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Spring rains welcome, but drought risk lingers in Western Canada

CALGARY — A wetter-than-expected spring has Western Canadian farmers breathing a sigh of relief, but drought remains a significant worry.
A wetter-than-expected spring has Western Canadian farmers breathing a sigh of relief, but the threat of drought remains. A farmer drives a seeding rig as he plants a canola crop on their family's farm near Cremona, Alta., Tuesday, May 16, 2023.THE CANADIAN PRESS/Jeff McIntosh

CALGARY — A wetter-than-expected spring has Western Canadian farmers breathing a sigh of relief, but drought remains a significant worry.

After last year's hot, dry conditions on the prairies and below-average snowfall this winter, many farmers had been bracing for a possible repeat in 2024.

But spring has brought average or above-average precipitation to many agricultural areas, and producers who last year saw their crops wither in the fields or pastures dry up are feeling cautiously optimistic.

LeRoy Newman, who farms wheat, barley, canola and peas just south of Calgary, said last year's drought was so bad in his area that his 2023 crop was a "disaster." This spring's milder temperatures and series of gentle rainfalls have come as a big relief, he said.

"It's a win for everybody. Like, you don't hear of the severe forest fires, you don't hear of severe pasture problems — it's a positive," Newman said.

"My grandfather always said Mother Nature eventually corrects itself, and we were definitely due."

In Alberta, which endured some of Canada's most challenging drought conditions last year, concerns about what 2024 could bring were significant enough that the provincial government asked a special committee to come up with a response plan in case of a water shortage emergency.

But while welcome spring precipitation has eased those fears somewhat, the threat of drought lingers. Drought is cumulative, and parts of Western Canada have experienced drier-than-normal conditions over and over throughout the last decade.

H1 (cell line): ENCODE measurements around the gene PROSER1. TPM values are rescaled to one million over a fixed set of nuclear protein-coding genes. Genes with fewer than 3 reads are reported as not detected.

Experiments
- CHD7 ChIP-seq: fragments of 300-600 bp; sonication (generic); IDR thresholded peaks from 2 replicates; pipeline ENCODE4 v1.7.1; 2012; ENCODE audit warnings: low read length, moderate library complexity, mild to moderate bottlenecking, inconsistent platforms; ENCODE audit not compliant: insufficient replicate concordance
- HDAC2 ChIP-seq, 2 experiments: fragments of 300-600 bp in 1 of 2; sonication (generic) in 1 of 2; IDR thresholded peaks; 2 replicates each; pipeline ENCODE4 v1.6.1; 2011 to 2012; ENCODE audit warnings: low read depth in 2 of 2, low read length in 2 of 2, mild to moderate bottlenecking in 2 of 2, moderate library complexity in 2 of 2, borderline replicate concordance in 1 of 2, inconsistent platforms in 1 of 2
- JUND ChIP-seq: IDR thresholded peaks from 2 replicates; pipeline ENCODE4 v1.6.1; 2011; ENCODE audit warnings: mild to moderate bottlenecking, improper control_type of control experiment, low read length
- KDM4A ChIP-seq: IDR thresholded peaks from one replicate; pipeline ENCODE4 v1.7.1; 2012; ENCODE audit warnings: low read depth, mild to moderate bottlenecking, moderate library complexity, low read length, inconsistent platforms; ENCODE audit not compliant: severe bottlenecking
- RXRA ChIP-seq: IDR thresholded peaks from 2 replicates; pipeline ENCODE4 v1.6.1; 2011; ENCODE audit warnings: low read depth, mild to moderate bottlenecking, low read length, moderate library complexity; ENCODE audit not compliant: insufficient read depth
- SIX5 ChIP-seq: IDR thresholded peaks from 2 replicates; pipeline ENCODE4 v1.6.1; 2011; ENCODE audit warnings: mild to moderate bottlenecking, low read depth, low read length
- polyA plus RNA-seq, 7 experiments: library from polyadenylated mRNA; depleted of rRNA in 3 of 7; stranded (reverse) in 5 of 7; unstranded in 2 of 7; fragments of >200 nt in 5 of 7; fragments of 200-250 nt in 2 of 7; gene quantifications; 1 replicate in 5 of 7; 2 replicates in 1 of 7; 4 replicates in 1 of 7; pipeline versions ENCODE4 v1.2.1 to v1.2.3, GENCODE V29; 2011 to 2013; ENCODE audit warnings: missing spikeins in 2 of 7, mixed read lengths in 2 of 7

This means that while it may seem as if recent rainfall has been plentiful, it has done little more than replenish the parched topsoil. The deep subsoil, which crops depend on for water and nutrients, remains in a significant moisture deficit.

"That's our big concern now," Newman said.

"We really haven't filled up the storage capacity of the soil at all. And if we get those hot, windy days in the summer, the plants will use up half an inch of water a day."

The federal government's most recent Drought Monitor report said that as of the end of April, "multi-year precipitation deficits" exist throughout much of Western Canada. It said despite much of the prairie region receiving 150 per cent of normal precipitation for the month, "extreme" and "exceptional" drought conditions persisted across parts of Alberta and B.C.

"Nearly all of Alberta is at risk of significant drought impacts," the report stated.

"Significant precipitation is still needed to see many of these impacts subside, especially regarding longer-term impacts across the province."

In its annual summer forecast released this week, The Weather Network said it expects a "typical summer" is expected across most of Alberta, but a "very warm summer" across Saskatchewan and Manitoba.

"Drought is a major concern, especially across northern areas (of the prairies)," the network said in a news release.

Agriculture and Agri-Food Canada currently projects crop production in Canada this year to be approximately 94.4 million tonnes, five per cent and four per cent higher than the five-year and ten-year average, respectively.

But that projection is dependent on "normal" weather conditions, the federal department warned in its May 21 outlook.

"The most significant climate-related risk (to Canadian crop production) remains widespread dry conditions across most of Western Canada," the department stated.

"Timely rains will be critical during the growing season to reach yield potential."

One of the hardest-hit sectors in recent years has been the cattle ranching industry. In southern Alberta and southwest Saskatchewan in particular, many ranchers last year ran out of grass for their animals, forcing them to either import feed at sky-high prices or sell their cattle for slaughter.

But Tyler Fulton, vice-president of the Canadian Cattle Association and a rancher in southwest Manitoba, said this year's conditions so far are completely different. On his own ranch, pasture conditions "really couldn't be better."

"And I've got a number of friends in southern and central Alberta and southern Saskatchewan, and they're all in a much, much better spot than last year," he said.

While he acknowledged that there's no guarantee what the rest of the spring and summer will bring, he said for the cattle industry, it's the early months of the growing season that matter most.

"The first month of growth for pasture and forage is the most critical by far. We'll produce more than half of (our pasture's) biomass in that first month," Fulton said.

"So we're set up really well."

This report by The Canadian Press was first published May 31, 2024.

Amanda Stephenson, The Canadian Press

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